Unlike the provisions surrounding marriage/a spouse, a child does not have any specific right to a share of their deceased parent’s inheritance depending on whether or not a will has been drafted.

In the case that there is a will

If the deceased parent has made a valid will, then a child does not have an absolute right to inherit their parent’s estate. However, if a child believes that they have not been appropriately provided for once a parent dies, then they may make an application to the court under section 117 of the Succession Act 1995. The court must then determine if the parent has “failed in their moral duty to make proper provision for the child in accordance with their means”, with each case being considered on its own merits.

The child does not have to be a dependent nor a minor to make such an application to the court.

In the case that there is no will

This is known as having died ‘intestate’. In the case that a parent has died without leaving a valid will but is survived by both a spouse/civil partner and children, the former is entitled to two-thirds of the estate, while the latter will be entitled to one-third of the remainder.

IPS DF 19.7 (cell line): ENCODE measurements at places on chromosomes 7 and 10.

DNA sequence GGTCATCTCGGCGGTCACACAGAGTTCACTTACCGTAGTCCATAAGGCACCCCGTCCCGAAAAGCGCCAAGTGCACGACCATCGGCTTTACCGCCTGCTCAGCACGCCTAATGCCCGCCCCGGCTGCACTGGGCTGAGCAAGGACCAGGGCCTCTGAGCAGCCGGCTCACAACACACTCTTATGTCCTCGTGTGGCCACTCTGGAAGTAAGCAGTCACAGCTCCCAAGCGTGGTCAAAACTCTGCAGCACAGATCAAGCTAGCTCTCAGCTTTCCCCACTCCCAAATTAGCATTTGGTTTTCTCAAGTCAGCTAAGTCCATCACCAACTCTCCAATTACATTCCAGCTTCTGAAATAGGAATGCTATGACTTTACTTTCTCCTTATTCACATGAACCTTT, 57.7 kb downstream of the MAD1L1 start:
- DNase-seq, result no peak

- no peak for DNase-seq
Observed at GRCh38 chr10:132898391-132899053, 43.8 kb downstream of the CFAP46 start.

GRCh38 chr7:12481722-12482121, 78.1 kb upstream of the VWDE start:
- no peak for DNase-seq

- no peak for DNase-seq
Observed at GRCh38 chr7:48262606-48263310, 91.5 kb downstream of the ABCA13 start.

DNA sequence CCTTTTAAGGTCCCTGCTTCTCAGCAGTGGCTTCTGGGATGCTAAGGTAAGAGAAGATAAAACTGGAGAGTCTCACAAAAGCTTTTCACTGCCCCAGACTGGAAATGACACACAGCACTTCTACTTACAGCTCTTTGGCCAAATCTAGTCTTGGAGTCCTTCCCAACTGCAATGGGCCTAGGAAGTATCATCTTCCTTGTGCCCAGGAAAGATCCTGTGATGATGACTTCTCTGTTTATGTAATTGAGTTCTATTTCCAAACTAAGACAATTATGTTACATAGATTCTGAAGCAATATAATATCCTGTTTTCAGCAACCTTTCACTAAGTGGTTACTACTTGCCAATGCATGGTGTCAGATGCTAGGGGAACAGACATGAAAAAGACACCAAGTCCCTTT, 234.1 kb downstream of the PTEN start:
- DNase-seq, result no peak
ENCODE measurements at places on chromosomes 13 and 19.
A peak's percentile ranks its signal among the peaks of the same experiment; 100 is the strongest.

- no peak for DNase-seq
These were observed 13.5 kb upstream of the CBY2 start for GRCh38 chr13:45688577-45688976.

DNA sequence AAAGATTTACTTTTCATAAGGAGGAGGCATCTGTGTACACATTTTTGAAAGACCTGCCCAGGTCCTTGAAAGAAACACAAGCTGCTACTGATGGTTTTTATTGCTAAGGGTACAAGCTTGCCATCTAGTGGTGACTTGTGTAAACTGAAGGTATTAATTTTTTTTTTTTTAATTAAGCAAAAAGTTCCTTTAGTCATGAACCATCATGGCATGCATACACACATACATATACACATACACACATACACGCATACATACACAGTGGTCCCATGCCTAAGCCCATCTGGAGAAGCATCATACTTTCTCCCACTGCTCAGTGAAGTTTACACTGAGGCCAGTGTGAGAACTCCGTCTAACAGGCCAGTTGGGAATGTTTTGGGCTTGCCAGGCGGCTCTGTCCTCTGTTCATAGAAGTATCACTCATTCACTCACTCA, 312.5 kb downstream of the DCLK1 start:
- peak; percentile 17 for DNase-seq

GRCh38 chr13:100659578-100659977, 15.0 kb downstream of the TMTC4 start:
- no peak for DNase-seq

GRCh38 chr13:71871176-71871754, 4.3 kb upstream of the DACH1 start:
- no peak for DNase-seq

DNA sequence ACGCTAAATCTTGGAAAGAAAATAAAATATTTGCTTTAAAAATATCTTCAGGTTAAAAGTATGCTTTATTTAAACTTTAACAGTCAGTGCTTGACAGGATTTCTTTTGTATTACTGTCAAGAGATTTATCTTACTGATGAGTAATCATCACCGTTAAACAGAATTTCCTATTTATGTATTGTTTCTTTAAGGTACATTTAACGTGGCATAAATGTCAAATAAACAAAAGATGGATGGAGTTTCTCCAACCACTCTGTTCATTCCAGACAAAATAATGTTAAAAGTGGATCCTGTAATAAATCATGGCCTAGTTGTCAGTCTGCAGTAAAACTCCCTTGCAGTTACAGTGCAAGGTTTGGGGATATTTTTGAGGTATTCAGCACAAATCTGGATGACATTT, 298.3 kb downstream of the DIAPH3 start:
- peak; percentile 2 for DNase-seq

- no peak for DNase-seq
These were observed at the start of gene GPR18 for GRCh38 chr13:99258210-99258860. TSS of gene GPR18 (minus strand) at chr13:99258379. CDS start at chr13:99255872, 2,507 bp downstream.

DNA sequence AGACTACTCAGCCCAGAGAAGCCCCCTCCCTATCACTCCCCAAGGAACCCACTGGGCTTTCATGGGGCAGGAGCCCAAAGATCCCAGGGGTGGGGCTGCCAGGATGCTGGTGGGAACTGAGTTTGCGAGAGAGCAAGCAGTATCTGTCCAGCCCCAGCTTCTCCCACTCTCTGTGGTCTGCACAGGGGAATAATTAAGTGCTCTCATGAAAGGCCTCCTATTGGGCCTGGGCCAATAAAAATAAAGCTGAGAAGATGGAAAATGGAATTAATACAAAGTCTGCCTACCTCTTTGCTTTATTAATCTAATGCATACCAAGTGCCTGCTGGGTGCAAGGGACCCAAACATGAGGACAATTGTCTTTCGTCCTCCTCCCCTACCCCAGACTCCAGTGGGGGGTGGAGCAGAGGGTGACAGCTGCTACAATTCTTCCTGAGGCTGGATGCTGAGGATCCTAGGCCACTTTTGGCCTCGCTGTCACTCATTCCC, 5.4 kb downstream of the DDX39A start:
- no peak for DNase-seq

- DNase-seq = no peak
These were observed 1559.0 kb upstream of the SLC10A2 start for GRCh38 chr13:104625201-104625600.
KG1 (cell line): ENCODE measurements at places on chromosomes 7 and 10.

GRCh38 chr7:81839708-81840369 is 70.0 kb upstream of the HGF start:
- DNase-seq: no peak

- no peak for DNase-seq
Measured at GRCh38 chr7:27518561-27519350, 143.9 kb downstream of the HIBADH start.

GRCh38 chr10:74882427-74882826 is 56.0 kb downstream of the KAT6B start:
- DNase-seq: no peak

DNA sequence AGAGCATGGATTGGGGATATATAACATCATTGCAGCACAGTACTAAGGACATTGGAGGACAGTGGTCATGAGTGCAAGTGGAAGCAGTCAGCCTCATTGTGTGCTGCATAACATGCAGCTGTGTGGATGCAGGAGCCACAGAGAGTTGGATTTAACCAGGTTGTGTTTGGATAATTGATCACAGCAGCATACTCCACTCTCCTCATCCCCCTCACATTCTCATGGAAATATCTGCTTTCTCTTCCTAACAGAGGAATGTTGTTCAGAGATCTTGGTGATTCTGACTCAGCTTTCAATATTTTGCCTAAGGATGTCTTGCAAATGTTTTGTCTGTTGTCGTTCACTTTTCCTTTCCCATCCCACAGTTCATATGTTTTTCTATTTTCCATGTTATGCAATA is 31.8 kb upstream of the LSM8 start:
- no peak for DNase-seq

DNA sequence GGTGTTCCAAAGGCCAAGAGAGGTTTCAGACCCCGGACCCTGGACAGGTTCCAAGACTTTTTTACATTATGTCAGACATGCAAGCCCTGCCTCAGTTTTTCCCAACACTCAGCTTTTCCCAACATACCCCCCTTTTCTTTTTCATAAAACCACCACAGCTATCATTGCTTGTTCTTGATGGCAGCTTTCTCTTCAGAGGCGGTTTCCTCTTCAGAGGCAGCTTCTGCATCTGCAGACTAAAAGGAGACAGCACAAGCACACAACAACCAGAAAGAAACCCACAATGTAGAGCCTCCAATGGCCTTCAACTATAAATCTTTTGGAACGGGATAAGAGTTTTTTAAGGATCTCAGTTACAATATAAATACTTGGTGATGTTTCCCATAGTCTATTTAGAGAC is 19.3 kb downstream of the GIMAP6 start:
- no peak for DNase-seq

In instances where the deceased parent is survived by their children but no spouse/civil partner, the children are entitled to the entirety of the estate to be divided equally among them.

Does the civil status of a child’s parents affect their inheritance rights?

Rules around inheritance rights differ depending on the circumstances of the child’s parent’s civil status upon their death. Children of the deceased, both minors and adults, are entitled to the entire estate to be divided among them if:

  • There is no will
  • The will is deemed to be invalid
  • If the deceased parent is not in a civil partnership
  • OR if their civil partner has already passed

Should I contact a solicitor?

Legal issues pertaining to wills, and in particular the rights of children with regards to inheritance, can be a complex area of the law. It is strongly recommended that if you are at all concerned or have questions about the content of deceased parent’s will that you contact an experienced and professional solicitor for further advice and information.

*In contentious business, a solicitor may not calculate fees or other charges as a percentage or proportion of any award or settlement.*